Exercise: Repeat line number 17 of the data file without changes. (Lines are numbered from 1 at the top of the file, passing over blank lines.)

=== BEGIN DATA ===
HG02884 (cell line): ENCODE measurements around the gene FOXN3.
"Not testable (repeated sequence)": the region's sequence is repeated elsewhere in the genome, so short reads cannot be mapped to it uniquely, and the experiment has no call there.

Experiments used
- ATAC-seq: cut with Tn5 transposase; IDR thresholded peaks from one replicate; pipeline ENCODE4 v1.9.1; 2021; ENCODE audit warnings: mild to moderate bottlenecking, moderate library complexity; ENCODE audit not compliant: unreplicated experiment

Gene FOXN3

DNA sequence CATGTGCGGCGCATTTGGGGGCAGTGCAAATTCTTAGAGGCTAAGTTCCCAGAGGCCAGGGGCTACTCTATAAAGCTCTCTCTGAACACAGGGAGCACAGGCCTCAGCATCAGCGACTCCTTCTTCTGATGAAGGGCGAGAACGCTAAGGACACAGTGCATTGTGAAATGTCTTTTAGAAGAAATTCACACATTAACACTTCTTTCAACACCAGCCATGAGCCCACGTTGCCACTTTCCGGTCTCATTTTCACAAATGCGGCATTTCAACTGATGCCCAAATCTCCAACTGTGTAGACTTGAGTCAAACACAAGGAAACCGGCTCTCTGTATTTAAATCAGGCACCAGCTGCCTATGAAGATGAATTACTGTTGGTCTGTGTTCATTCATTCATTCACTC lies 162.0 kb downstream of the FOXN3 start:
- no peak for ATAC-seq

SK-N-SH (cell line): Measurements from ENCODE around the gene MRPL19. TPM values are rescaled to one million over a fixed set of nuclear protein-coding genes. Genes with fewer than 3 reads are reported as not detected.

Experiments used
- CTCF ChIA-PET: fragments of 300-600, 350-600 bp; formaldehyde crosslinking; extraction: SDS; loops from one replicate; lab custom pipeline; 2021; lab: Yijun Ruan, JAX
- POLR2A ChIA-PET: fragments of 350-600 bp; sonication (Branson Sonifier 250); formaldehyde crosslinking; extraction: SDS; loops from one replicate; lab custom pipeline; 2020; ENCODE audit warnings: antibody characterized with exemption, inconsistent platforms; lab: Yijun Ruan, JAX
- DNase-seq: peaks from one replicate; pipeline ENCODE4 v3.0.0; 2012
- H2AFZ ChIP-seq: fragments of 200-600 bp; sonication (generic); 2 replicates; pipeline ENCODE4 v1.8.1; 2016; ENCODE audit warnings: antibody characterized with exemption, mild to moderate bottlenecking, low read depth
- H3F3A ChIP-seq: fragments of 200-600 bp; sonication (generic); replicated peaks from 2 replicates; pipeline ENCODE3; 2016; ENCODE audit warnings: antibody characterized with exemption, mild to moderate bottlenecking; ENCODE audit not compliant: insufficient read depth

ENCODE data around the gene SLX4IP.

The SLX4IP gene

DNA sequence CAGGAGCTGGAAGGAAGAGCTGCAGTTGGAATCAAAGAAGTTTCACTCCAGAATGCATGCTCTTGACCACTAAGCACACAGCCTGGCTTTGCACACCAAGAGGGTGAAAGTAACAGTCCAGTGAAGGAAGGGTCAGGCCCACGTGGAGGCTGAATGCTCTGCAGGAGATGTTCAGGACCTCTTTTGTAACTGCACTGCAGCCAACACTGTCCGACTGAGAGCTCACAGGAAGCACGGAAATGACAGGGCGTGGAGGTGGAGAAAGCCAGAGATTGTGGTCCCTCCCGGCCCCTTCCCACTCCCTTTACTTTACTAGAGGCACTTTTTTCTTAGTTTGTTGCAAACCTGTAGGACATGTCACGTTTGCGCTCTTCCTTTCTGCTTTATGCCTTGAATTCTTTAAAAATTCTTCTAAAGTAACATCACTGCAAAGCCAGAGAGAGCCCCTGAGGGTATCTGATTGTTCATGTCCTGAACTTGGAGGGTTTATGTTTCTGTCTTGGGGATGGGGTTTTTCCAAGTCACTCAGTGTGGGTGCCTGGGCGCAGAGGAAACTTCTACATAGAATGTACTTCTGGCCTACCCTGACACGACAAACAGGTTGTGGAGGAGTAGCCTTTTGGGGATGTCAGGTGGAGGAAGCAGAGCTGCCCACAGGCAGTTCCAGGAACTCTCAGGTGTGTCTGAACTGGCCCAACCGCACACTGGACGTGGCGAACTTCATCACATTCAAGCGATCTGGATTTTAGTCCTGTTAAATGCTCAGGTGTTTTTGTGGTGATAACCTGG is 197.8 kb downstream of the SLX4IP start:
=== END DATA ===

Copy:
DNA sequence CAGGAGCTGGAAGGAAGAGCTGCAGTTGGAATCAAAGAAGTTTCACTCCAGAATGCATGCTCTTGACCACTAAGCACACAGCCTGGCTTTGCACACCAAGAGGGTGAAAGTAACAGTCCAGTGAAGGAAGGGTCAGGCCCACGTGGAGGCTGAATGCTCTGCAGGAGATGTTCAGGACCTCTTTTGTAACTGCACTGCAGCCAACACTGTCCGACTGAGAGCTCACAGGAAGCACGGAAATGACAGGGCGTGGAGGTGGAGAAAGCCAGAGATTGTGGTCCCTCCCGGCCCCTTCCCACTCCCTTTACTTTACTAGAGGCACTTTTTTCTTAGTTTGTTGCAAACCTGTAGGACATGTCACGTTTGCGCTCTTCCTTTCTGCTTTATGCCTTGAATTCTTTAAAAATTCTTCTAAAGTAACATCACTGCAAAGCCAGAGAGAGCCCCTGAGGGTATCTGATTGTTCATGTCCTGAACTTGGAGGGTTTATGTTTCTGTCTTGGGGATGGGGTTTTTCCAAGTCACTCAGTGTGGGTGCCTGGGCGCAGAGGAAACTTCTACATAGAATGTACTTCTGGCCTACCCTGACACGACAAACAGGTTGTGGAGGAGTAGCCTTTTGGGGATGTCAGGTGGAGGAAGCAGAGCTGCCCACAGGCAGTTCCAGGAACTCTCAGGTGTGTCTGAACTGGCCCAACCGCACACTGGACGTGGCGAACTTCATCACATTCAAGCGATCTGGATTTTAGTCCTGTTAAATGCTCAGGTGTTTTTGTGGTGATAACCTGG is 197.8 kb downstream of the SLX4IP start: